One of the most important technological developments is the growing importance of cyberphysical systems (CPS). CPS are connected networks of computational nodes that interact closely with their physical environment. Unlike general purpose computers of the type connected to the Internet, the devices comprising CPS are more specialized. These networks can range from being loosely coordinated to tightly federated. CPS systems are also generally designed as platforms on which third parties can operate devices and software. Applications in CPS tend to be more safety-critical. Prominent examples of CPS include self-driving cars and medical device platforms.
One of the challenges is that CPS were not designed with any security. This roundtable is part of an NSF project focused on rectifying that shortcoming. Attacks on CPS can come both in the digital form and via the physical environment. Typically, each individual device is subject to greater resource constraints than a monolithic server environment. At the same time, each device must be more self-reliant in storing data and performing security, because other nodes in the network may be compromised or otherwise untrustworthy.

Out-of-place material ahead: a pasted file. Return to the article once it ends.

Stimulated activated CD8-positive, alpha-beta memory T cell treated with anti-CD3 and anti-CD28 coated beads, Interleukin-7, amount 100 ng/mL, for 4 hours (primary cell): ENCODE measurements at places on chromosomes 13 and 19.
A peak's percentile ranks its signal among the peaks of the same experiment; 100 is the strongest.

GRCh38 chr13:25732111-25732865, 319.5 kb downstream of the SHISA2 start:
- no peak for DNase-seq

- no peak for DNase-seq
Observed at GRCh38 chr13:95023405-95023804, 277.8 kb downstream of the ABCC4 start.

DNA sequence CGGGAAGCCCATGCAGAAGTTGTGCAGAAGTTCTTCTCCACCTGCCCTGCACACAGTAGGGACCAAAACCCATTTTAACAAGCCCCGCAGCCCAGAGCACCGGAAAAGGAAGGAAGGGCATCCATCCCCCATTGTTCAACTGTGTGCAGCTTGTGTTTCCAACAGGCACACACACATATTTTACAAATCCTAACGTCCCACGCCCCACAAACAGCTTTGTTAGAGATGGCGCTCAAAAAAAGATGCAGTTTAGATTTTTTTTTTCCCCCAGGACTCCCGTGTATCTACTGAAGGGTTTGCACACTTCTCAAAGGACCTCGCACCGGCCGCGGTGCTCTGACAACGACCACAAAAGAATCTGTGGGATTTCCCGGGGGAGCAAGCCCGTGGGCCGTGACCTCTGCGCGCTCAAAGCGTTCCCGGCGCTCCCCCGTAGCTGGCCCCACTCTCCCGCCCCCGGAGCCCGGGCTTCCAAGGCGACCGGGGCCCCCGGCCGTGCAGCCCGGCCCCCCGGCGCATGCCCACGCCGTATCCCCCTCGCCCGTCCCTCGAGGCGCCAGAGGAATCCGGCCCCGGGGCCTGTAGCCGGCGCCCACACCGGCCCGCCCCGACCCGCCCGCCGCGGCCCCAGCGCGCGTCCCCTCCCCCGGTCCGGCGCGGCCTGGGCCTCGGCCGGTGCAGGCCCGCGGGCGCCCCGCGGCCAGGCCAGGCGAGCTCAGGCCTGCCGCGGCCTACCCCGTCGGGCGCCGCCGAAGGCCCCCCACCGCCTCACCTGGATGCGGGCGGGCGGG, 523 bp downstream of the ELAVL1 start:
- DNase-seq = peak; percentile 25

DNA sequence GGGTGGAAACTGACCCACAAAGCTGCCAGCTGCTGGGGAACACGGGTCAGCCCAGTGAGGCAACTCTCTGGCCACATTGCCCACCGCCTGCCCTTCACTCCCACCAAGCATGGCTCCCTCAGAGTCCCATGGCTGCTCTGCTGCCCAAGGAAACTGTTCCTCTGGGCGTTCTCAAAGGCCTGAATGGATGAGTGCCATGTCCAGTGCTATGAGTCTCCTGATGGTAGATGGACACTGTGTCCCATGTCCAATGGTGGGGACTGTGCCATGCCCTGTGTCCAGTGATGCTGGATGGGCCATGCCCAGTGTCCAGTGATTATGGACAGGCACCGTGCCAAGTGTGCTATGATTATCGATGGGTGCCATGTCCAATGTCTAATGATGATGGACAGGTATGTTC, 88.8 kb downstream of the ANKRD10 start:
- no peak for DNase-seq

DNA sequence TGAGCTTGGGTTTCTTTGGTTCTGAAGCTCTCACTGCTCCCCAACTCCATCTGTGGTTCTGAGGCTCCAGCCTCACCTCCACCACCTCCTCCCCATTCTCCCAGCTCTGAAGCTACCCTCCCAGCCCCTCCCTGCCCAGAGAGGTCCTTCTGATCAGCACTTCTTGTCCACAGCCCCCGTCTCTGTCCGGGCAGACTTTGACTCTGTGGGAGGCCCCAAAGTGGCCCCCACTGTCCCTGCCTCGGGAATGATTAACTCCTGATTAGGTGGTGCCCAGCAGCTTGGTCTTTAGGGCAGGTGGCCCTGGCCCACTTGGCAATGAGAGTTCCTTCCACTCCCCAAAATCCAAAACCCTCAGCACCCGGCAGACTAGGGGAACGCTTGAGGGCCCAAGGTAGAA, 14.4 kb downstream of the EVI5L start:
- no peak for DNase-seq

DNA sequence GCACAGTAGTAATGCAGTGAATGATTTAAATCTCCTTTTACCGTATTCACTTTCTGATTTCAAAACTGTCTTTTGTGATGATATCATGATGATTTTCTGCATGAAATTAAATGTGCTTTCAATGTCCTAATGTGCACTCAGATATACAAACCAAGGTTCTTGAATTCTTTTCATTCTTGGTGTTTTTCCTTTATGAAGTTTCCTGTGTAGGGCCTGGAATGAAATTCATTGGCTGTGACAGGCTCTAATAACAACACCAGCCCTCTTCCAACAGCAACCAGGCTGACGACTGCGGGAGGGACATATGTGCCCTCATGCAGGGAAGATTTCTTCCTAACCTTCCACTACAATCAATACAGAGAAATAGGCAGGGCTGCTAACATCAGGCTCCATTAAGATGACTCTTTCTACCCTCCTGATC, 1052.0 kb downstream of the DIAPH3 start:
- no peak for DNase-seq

The NSF project takes a novel approach to security. The major design shift is that security failures are acknowledged to be inevitable. The NSF project combines multiple layers of protection, including (1) prevention methods such as encryption, (2) fast detection of and recovery from failures, (3) fusion of diverse sensor technologies for robustness, and (4) tamperproof data logging for forensic purposes.
This work is supported in part by NSF CNS-1505799 and the Intel-NSF Partnership for Cyber-Physical Systems Security and Privacy.